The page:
Rameau – Dardanus
Vénus – Karina Gauvin
Iphise – Gaëlle Arquez
Dardanus – Reinoud van Mechelen
Anténor – Florian Sempey
Teucer / Isménor – Nahuel di Pierro
Un songe / l’Amour / Bergère / Bellone – Katherine Watson
Un Phrygien – Étienne Bazola
Un songe – Virgile Ancely
Un songe – Guillaume Gutiérrez
Ensemble Pygmalion / Raphaël Pichon
Stage director – Michel Fau
Opéra de Bordeaux – Grand Théâtre de Bordeaux, Bordeaux. Sunday, April 26th, 2015
This was my first visit to the stunningly beautiful Grand Théâtre de Bordeaux. It is without a doubt one of the world’s most exquisite theatres. Inaugurated in 1780 and restored in 1991, the auditorium itself is highly decorative and wonderfully intimate, with seats for 1100. Indeed, only 40 years younger than Dardanus itself, it is an ideal venue for Rameau and today we received a superb historically-informed performance. It is perfectly possible to attend the Sunday afternoon matinees on a day trip from London, which I did today. With extremely high musical and production standards, this house deserves a place on any music lover’s schedules.
The production itself was interesting. Visually ravishing, the stage reflected the beauty of the auditorium with the chorus mainly singing from boxes that matched those in the house itself. The action took place in the centre of the stage with characters emerging to the front as necessary. The most striking entrance came from Karina Gauvin’s Vénus who in act 4 descended from the flies on an enormous rosebush, wearing a shocking pink dress and a huge feather headdress. She looked like she loved every moment of it.
In a way, perhaps the downside of the staging was that the characters were not quite flesh and blood – that their plight wasn’t quite as universalized as that of Bieito’s Platée for example, the most recent Rameau production I have seen. And yet, this approach is certainly of a piece with the work itself. This is a story from antiquity and as such it is perfectly appropriate to envisage it within the realms of fantasy and not of the everyday. At the same, time this does not mean that we were unable to identify with the characters – Dardanus’ ‘lieux funestes’ was delivered with exactly the solitary yearning and despair it really needed and Iphise’s personal conflict was absolutely clear. Personenregie was imaginative, although there was a lot of standing and delivering at the audience – inevitable with the approach used; in this kind of aesthetic, it would be hard to imagine otherwise. In a way, it felt that we were watching a recreation of the kind of production the work might have had in Rameau’s time, yet it was no museum piece. It was a living, breathing piece of theatre, at times highly camp and garish, at times tragic, moving and full of pathos. It was certainly a work of imagination and was fluently executed by a dedicated cast.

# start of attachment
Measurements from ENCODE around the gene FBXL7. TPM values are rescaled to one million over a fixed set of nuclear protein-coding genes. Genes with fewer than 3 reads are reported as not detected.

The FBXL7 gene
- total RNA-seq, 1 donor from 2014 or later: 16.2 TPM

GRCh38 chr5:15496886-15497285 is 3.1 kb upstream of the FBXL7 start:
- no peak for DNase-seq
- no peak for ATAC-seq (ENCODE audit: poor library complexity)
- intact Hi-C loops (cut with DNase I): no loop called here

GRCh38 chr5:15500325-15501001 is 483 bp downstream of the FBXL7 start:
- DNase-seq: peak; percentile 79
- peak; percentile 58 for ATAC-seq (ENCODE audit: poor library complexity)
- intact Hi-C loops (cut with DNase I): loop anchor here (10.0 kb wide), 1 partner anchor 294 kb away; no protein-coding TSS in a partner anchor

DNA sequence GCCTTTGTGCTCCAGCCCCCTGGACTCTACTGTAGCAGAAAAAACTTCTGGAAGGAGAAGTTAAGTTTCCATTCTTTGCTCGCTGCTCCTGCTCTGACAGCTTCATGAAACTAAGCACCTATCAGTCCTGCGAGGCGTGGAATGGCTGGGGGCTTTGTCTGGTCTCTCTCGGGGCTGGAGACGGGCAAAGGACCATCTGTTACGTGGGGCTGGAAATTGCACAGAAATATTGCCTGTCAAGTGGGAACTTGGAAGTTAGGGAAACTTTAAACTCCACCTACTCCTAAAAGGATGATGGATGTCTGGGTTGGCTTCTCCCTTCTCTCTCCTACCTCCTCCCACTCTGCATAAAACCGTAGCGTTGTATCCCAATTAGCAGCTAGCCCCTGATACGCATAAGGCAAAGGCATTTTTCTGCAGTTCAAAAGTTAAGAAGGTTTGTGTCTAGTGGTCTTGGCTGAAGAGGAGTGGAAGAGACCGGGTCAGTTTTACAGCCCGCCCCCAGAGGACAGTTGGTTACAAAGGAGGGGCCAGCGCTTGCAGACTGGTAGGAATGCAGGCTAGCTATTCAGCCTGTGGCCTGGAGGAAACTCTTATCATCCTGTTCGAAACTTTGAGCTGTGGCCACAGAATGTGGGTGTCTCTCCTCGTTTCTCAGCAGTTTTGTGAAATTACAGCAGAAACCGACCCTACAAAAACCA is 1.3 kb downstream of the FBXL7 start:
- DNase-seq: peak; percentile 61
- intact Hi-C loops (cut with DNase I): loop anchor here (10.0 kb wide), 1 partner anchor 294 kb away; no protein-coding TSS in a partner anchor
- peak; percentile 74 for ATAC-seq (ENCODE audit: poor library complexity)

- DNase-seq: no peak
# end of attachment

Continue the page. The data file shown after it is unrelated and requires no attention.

Vocally, it’s hard to imagine a better performance – this really was Rameau singing of the very highest quality. Reinoud van Mechelen is a singer new to me. Not yet in his thirties, he has a very bright future in this repertoire. The voice is elegantly schooled, with a creamy agility that is beguiling to listen to. It’s not the most powerful instrument, but it is used with genuine elegance and musicality, the registers fully integrated and not a hint of strain at the top. He also made much of the text. Indeed, the quality of the sung text was outstanding. In a cast with a number of francophone singers alongside the Flemish, Argentine and English artists, every single word was audible and the surtitles superfluous.
Gaëlle Arquez was superb as Iphise. The voice is a nice size, easily produced, the vibrations even and rich. Very impressive. Nahuel di Pierro brought some phenomenal low notes to his twin characters of Teucer and Isménor. He threw himself into the production and gave us some rich and eloquent singing. The voice has an attractive graininess and wonderful depth and the notes at the very bottom were nicely secure. Florian Sempey’s Anténor, sang his highly challenging aria with remarkable ease, nailing the enormous range as if it were the most natural thing in the world. Then we had Gauvin’s Vénus. She was a fabulous presence on stage and not only did she look like she was having the time of her life incarnating the regal figure, she also gave us a singing lesson in the process. The voice with its distinctive creamy frutiness is instantly recognizable. She navigated the florid writing with the utmost ease and delivered her act 4 aria with the utmost delicacy. In the smaller roles, Katherine Watson impressed as multiple characters with her bright, easy soprano and flexible stage presence.
The chorus sang with wonderful blend and theatre-filling sound. I loved the way the hautes-contre added extra spice to the texture and ensemble was wonderfully precise and unanimous. The orchestra played with ravishing tone, immaculate stylishness and intonation was spot-on. Raphaël Pichon’s conducting was well-paced, fluent and effective where necessary. There were a few very small passages towards the end of act 2 where the tension sagged a little too much but otherwise this was a masterful reading from a conductor who really understands this music.
This was a glorious afternoon in the theatre, imbued with the very atmosphere of this exquisite venue. The staging was imaginative and full of colour and it benefitted from the outstanding playing of a superb orchestra. This was also music drama that genuinely lived with the text, sung by a cast that had clearly been hand-picked with care. Fortunately, the show is available to watch online – an ideal opportunity to watch at home with a nice bottle of Bordeaux.